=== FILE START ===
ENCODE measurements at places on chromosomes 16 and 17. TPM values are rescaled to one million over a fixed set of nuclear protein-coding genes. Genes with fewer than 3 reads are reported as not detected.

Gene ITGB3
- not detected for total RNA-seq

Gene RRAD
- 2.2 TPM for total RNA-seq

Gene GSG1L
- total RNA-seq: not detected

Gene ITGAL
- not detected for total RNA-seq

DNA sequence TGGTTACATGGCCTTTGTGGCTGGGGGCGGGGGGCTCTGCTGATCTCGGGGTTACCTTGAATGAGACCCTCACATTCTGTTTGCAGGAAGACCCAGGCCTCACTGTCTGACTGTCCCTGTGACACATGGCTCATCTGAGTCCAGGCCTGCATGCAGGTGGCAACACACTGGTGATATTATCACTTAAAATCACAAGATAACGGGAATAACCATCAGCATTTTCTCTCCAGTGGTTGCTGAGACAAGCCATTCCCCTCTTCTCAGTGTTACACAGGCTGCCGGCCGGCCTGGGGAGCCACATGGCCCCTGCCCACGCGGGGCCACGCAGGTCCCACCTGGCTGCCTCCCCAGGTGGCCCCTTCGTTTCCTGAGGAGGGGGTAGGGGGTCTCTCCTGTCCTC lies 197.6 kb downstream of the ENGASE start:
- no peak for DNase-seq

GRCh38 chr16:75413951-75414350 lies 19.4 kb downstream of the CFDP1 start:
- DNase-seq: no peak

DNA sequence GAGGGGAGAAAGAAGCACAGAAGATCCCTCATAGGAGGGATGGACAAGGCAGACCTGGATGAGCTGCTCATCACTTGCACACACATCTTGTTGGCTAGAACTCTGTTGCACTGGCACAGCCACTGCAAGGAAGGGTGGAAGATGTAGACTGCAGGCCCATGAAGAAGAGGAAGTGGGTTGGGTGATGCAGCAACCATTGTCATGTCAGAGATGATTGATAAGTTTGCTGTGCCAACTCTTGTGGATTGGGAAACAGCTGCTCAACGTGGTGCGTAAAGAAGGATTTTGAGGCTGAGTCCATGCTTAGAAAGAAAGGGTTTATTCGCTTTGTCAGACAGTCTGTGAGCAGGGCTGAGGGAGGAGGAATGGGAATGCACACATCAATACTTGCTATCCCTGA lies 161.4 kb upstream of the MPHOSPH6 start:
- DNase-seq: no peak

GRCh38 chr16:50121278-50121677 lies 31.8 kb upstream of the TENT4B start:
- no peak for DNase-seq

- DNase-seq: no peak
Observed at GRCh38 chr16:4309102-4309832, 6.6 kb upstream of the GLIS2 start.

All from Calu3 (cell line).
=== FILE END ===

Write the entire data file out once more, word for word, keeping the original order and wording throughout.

ENCODE measurements at places on chromosomes 16 and 17. TPM values are rescaled to one million over a fixed set of nuclear protein-coding genes. Genes with fewer than 3 reads are reported as not detected.

Gene ITGB3
- not detected for total RNA-seq

Gene RRAD
- 2.2 TPM for total RNA-seq

Gene GSG1L
- total RNA-seq: not detected

Gene ITGAL
- not detected for total RNA-seq

DNA sequence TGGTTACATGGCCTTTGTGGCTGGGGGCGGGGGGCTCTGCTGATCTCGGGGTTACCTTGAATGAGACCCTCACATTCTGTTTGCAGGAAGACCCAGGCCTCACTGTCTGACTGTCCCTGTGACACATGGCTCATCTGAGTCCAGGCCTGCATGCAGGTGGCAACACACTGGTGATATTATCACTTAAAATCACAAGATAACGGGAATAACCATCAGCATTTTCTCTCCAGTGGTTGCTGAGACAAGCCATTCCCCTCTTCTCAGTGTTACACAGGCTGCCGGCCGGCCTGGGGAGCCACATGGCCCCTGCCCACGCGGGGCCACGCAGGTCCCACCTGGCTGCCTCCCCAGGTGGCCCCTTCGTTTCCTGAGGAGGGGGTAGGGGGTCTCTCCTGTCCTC lies 197.6 kb downstream of the ENGASE start:
- no peak for DNase-seq

GRCh38 chr16:75413951-75414350 lies 19.4 kb downstream of the CFDP1 start:
- DNase-seq: no peak

DNA sequence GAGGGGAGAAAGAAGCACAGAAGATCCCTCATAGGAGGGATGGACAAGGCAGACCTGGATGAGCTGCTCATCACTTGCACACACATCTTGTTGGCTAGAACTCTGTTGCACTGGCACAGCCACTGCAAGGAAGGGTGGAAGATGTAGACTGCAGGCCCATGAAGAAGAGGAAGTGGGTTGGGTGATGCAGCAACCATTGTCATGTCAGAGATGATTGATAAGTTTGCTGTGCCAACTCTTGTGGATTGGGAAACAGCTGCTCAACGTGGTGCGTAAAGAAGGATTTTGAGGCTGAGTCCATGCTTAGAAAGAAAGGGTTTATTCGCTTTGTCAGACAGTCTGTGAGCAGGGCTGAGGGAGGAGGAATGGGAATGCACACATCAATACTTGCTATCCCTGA lies 161.4 kb upstream of the MPHOSPH6 start:
- DNase-seq: no peak

GRCh38 chr16:50121278-50121677 lies 31.8 kb upstream of the TENT4B start:
- no peak for DNase-seq

- DNase-seq: no peak
Observed at GRCh38 chr16:4309102-4309832, 6.6 kb upstream of the GLIS2 start.

All from Calu3 (cell line).